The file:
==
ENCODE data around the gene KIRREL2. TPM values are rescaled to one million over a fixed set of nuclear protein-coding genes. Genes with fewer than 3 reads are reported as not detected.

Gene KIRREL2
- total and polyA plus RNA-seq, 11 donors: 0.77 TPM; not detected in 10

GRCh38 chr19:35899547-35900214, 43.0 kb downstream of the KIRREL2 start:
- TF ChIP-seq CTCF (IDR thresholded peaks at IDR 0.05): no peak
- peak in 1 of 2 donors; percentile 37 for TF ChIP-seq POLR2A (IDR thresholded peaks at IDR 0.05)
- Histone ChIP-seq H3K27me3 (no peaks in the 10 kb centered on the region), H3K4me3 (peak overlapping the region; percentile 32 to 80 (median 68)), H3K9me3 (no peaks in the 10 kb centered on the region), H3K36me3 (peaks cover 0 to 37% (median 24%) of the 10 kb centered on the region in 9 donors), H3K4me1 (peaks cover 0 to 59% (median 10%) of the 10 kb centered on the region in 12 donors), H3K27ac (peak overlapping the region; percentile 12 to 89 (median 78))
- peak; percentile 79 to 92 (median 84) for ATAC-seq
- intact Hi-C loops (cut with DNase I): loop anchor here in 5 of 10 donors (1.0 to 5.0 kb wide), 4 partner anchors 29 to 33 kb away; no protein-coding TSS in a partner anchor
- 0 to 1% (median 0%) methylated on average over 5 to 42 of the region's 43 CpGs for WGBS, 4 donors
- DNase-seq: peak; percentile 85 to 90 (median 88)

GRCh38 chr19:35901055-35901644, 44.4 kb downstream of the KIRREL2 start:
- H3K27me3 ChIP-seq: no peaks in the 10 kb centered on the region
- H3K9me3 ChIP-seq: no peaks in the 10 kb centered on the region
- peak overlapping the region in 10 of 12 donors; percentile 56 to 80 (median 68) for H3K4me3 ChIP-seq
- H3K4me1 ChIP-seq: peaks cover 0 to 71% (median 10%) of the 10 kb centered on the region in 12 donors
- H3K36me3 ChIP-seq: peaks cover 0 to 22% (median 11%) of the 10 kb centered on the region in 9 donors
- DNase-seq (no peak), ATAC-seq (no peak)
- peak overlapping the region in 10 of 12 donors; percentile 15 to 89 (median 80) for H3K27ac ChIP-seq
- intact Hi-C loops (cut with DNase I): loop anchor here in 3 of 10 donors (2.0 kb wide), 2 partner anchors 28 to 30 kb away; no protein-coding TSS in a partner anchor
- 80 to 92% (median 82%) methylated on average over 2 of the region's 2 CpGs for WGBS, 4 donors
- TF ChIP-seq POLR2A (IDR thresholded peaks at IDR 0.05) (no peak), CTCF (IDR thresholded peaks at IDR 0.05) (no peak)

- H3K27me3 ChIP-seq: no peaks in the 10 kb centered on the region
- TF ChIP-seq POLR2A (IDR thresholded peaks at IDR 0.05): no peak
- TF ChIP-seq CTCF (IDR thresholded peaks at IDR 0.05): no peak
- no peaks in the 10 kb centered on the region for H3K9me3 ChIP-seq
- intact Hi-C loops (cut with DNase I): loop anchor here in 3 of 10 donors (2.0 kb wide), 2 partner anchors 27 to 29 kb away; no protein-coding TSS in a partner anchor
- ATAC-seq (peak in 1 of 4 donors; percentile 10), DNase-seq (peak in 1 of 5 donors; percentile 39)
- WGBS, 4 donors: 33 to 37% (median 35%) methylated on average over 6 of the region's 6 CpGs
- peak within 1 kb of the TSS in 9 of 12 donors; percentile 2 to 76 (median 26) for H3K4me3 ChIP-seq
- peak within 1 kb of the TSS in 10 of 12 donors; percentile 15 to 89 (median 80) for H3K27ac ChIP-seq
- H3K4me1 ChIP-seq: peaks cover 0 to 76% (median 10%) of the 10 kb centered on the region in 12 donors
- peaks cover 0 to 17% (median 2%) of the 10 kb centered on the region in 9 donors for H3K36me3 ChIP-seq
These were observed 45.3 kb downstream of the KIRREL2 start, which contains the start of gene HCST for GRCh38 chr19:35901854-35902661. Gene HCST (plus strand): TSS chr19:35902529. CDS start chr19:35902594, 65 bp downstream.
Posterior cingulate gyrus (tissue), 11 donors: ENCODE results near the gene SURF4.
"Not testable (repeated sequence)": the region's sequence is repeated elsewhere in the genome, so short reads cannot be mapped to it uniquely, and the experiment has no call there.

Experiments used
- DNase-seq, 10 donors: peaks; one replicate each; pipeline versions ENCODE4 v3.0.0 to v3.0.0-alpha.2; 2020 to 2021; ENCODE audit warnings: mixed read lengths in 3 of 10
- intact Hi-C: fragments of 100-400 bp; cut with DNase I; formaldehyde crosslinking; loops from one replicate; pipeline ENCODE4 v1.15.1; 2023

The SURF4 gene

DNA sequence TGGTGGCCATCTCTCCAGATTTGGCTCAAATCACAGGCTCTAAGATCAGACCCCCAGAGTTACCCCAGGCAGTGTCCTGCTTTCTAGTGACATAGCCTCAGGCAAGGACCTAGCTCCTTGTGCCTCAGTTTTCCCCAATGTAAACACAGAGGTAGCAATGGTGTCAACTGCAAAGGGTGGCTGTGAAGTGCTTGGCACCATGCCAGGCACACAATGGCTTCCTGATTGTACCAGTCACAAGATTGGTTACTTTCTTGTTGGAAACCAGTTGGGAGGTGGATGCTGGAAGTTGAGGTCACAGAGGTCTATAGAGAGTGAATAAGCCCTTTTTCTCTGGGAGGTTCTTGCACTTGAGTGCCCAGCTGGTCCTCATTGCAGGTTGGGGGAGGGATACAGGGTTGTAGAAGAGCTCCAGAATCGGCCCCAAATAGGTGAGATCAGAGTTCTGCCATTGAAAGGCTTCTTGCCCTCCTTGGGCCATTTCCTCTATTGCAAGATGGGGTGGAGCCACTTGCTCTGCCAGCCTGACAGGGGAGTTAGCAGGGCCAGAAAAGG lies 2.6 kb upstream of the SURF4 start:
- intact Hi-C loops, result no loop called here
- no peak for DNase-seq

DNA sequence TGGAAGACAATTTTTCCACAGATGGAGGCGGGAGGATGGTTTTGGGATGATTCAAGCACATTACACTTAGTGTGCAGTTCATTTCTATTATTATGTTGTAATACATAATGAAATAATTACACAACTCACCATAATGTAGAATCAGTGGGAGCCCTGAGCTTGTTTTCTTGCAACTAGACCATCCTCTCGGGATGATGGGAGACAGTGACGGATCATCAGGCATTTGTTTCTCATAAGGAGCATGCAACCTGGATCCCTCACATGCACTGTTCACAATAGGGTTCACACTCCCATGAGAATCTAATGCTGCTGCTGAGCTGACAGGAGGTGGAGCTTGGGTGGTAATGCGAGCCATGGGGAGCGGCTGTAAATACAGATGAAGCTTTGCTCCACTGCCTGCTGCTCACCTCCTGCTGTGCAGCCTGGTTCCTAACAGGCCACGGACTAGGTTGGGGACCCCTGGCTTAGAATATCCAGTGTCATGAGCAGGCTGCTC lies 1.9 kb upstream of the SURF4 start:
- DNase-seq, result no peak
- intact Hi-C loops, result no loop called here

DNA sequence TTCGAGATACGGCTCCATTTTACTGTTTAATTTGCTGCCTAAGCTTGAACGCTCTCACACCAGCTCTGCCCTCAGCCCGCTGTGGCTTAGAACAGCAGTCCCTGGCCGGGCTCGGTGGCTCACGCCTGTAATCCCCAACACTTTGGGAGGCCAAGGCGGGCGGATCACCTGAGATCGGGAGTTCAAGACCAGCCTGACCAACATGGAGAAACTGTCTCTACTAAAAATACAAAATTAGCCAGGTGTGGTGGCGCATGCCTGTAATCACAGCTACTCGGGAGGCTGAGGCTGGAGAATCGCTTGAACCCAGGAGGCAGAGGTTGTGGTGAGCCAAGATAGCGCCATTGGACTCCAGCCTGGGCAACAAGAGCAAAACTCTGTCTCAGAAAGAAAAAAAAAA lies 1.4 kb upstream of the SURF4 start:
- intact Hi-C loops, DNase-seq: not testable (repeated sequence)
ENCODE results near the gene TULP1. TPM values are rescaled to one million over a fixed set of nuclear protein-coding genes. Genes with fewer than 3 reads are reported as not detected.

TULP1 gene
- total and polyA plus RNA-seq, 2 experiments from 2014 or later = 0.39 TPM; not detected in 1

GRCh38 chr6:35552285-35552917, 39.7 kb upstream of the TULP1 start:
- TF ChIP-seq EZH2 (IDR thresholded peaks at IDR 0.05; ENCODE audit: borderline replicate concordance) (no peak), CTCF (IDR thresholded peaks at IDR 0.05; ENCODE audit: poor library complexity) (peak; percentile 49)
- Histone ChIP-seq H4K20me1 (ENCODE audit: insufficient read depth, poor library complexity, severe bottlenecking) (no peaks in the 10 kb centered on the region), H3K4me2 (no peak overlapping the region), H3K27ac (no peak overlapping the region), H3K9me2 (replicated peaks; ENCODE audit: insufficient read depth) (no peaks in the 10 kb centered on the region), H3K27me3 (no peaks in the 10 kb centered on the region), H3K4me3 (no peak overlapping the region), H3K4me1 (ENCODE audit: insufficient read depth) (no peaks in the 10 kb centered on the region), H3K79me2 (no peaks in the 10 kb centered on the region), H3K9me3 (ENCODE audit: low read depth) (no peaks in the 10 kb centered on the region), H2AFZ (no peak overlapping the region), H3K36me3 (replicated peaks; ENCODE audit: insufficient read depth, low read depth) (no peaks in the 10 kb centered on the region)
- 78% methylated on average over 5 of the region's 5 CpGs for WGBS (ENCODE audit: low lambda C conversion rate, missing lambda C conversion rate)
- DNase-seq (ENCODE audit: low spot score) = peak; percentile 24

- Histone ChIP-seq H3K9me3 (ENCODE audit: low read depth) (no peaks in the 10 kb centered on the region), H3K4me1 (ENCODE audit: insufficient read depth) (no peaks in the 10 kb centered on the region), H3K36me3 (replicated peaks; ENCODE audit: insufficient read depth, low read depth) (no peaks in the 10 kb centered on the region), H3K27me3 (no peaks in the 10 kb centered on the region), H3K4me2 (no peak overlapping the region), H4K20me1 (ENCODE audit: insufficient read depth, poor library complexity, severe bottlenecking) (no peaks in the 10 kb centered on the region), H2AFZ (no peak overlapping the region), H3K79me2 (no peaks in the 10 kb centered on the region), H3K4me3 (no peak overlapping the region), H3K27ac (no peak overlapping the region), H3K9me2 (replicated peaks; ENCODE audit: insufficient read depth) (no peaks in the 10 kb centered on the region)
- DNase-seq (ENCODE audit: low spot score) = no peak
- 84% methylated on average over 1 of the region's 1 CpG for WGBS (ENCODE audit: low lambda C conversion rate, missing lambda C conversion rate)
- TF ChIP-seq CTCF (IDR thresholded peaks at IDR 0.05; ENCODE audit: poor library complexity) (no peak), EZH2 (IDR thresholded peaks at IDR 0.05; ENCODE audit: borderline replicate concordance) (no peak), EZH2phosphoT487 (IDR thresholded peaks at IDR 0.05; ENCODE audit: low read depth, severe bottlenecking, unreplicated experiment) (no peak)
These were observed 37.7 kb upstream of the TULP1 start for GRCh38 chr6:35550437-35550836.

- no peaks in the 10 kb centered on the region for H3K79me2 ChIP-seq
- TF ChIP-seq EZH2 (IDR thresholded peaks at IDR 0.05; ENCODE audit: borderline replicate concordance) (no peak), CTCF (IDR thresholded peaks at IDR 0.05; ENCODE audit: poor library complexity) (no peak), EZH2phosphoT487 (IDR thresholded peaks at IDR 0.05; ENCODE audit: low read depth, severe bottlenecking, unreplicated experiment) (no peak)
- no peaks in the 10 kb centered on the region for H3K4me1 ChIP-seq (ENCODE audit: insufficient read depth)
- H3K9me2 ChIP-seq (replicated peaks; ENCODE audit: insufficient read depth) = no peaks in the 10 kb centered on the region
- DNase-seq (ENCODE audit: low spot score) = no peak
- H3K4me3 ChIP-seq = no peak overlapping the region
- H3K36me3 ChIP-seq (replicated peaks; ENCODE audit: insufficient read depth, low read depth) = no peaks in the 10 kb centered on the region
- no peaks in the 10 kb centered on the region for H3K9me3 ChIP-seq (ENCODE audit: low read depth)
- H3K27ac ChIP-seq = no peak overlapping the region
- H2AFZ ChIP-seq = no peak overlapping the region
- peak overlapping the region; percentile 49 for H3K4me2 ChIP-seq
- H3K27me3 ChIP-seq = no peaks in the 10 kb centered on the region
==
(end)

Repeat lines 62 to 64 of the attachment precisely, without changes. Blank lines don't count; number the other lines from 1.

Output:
- no peaks in the 10 kb centered on the region for H3K79me2 ChIP-seq
- TF ChIP-seq EZH2 (IDR thresholded peaks at IDR 0.05; ENCODE audit: borderline replicate concordance) (no peak), CTCF (IDR thresholded peaks at IDR 0.05; ENCODE audit: poor library complexity) (no peak), EZH2phosphoT487 (IDR thresholded peaks at IDR 0.05; ENCODE audit: low read depth, severe bottlenecking, unreplicated experiment) (no peak)
- no peaks in the 10 kb centered on the region for H3K4me1 ChIP-seq (ENCODE audit: insufficient read depth)